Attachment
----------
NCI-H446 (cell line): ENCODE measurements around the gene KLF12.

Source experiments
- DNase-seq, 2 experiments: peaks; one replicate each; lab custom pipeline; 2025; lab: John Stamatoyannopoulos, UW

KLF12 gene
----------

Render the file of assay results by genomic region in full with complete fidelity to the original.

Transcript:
NCI-H446 (cell line): ENCODE measurements around the gene KLF12.

Source experiments
- DNase-seq, 2 experiments: peaks; one replicate each; lab custom pipeline; 2025; lab: John Stamatoyannopoulos, UW

KLF12 gene